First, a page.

Apprenticeship programs, with volunteers from the community sharing their expertise in exchange for assistance from the young person(s) is a goal YES is reaching for.

These dreams can only become realities if YES receives more financial assistance, moral support, job offerings and volunteers.

Current members of the board of directors include Bill Shouse, president; Jack McClenahan, secretary; and Alice Chesley, treasurer. Others are Bette Bluhm, Pat Gates, Janis Long Nicholas, Jenny Phelps and Kathy Rice-Leary. Allan Jacobs, Joe Matacia and Roy Rodriguez also served this year.

Assisting in the office (which is open from noon until 5:00 p.m. Mondays through Fridays is Elizabeth “Betsy” Gates, formerly a job counselor with Ventura County.

YES was previously open from 9 a.m. until 5 p.m., but in an attempt to cut back operating expenses, shortened its hours. A telephone answering machine was installed to accommodate those needing to contact YES at other times. The number is 646-4397.

Open 12 months a year, including many holidays due to the availability of jobs and job seekers, the only dates of inoperation are New Year’s Day, Independence Day, Labor Day, Thanksgiving and Christmas.

YES serves those 13- through 20-years-old. There is not charge for employee or employer for the placement, however, due to the immediate concern for funding to keep the doors open, registration fees are being considered.

Young job aspirants are encouraged to get on file at YES, regardless of the financial status of their families. Most of the employment opportunities are in the residential area.

In its 20th year, YES, despite the previously mentioned problems . . . oop! challenges . . . must be doing something right, as the saying goes. Only by saying “yes” to YES will Ojai continue to count among its assests the Ojai Valley Youth Employment Services.*


*Ojai Valley YES is one of eight YESes in Ventura County, six of which are operated independent of city assistance. This is the only county in the United States whose major towns/cities provide this service free of government help.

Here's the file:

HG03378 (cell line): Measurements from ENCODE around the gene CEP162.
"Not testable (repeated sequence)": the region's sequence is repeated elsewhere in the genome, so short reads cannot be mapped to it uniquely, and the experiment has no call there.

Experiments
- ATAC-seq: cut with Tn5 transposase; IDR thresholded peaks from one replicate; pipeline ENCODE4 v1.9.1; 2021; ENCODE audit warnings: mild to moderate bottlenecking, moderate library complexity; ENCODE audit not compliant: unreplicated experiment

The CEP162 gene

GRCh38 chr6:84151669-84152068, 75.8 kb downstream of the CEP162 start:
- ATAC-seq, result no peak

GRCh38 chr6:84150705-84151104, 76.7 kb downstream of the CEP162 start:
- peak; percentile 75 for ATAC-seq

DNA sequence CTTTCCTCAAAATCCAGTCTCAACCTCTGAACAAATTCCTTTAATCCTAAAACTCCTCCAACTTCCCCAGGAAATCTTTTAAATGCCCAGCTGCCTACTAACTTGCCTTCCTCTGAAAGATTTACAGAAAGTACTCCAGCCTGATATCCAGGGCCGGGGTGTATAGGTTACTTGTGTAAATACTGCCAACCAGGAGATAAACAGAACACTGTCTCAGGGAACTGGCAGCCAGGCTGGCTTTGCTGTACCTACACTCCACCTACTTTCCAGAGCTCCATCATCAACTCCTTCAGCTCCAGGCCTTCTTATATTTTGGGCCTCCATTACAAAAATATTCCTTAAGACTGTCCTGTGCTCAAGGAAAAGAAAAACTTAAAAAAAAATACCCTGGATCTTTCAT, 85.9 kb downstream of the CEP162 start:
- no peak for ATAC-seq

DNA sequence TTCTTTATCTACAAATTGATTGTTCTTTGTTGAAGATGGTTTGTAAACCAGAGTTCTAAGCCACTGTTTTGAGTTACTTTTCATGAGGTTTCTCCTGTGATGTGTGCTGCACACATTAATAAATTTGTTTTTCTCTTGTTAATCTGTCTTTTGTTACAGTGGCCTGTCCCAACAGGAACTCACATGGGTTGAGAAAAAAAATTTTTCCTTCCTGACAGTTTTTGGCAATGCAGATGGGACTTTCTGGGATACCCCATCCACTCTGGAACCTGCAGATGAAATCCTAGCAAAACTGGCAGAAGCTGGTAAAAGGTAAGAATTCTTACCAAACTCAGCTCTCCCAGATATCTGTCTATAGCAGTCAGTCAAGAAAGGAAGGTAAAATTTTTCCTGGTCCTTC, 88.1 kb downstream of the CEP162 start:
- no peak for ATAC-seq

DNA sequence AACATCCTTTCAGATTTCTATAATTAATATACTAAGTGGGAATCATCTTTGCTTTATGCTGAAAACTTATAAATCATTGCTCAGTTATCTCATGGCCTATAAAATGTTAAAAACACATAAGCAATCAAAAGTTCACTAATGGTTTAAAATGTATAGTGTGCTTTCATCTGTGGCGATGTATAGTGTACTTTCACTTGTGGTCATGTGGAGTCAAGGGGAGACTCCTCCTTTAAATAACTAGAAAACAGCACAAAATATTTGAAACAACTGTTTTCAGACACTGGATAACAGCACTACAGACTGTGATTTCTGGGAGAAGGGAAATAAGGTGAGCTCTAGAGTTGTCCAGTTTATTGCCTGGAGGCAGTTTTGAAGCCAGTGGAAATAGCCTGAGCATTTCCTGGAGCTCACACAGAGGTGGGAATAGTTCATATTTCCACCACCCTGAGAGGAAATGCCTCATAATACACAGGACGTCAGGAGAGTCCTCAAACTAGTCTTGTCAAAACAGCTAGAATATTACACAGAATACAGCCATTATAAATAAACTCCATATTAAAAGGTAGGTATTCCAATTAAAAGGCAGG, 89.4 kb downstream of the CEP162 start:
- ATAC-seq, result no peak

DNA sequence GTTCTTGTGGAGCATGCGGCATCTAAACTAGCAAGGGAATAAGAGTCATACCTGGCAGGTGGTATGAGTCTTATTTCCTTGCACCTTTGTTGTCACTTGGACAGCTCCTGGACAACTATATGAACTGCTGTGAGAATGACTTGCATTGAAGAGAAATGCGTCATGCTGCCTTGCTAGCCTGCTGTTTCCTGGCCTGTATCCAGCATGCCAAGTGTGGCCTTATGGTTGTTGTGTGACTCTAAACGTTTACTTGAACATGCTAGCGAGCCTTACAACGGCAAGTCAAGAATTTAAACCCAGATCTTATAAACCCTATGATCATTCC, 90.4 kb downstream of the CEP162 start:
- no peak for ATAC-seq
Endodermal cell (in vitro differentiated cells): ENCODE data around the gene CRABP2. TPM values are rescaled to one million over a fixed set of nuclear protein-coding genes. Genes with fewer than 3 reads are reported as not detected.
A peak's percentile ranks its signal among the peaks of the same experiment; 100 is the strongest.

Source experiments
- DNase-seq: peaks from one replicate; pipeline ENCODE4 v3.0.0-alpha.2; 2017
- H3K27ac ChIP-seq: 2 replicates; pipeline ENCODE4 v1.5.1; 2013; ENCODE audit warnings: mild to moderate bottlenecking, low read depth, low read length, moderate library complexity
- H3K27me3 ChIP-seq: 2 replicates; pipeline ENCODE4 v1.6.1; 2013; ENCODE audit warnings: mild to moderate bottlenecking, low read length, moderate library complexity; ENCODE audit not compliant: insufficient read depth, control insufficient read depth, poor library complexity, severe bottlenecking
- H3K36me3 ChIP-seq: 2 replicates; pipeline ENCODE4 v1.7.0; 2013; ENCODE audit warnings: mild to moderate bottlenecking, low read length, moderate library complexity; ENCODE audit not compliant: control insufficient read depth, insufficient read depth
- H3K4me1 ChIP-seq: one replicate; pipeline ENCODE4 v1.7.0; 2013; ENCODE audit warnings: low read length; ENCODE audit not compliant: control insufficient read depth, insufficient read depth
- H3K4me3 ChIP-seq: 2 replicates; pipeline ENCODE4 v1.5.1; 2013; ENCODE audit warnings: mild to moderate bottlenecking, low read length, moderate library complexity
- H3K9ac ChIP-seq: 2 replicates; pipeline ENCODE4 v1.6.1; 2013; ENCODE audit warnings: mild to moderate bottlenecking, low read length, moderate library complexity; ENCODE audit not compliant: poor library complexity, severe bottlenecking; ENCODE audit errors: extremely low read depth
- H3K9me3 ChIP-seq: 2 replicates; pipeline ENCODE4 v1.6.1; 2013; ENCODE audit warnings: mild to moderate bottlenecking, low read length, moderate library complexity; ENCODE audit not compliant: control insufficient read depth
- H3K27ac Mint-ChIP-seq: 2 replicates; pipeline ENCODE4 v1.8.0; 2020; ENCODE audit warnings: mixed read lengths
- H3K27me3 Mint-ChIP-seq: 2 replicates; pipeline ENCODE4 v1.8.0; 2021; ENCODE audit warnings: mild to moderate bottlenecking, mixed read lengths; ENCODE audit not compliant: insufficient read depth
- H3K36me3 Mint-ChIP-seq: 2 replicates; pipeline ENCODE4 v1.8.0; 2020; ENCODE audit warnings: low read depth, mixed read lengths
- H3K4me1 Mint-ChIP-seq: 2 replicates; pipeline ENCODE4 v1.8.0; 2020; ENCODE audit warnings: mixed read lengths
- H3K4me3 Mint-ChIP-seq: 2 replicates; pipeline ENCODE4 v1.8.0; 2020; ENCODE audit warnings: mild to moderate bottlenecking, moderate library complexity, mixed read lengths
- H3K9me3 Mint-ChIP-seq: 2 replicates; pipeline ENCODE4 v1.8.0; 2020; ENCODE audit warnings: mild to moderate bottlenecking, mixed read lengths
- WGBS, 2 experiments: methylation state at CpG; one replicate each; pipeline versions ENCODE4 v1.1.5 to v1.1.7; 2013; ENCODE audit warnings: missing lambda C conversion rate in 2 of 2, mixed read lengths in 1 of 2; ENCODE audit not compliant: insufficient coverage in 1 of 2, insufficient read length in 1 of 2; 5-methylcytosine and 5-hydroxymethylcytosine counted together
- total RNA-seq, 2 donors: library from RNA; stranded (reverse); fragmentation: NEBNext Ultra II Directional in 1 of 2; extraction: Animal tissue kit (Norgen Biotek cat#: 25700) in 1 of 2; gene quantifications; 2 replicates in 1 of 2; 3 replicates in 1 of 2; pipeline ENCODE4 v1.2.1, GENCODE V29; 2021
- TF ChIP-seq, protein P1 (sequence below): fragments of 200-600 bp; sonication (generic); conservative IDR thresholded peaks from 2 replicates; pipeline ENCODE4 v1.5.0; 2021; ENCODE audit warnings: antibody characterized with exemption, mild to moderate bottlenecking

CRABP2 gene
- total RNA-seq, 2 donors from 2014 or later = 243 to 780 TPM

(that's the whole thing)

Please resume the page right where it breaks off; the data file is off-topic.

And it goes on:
ONE RANGER’S SUMMER

The following article first appeared in the November 13, 1980 edition of “Paydirt”. “Paydirt” was the newsletter for the now defunct Property Administration Agency. It was a “County of Ventura” agency.  

ONE RANGER’S SUMMER
By
T. Drew Mashburn

YEAH! October is here! Summer is over!!! It’s time for a breather. This isn’t suppose to be any fancy written expose’. I just thought I’d share my summer experience with you. Ever wonder what a Park Ranger really does? I figure summer runs from Memorial Day weekend through September in our parks.
— I put out a trashbin fire on the Rincon Parkway.
— I extinguished a vehicle fire on the Rincon Parkway.                                                — I saw several foxes, many owls, quite a few red tree squirrels, and opossum and a doe in Soule Park.  (Did you know that we’ve even had bears and a mountain lion in Soule?)                                                                                                  — I had at least two camping trailers and one car towed away for non- payment of fees.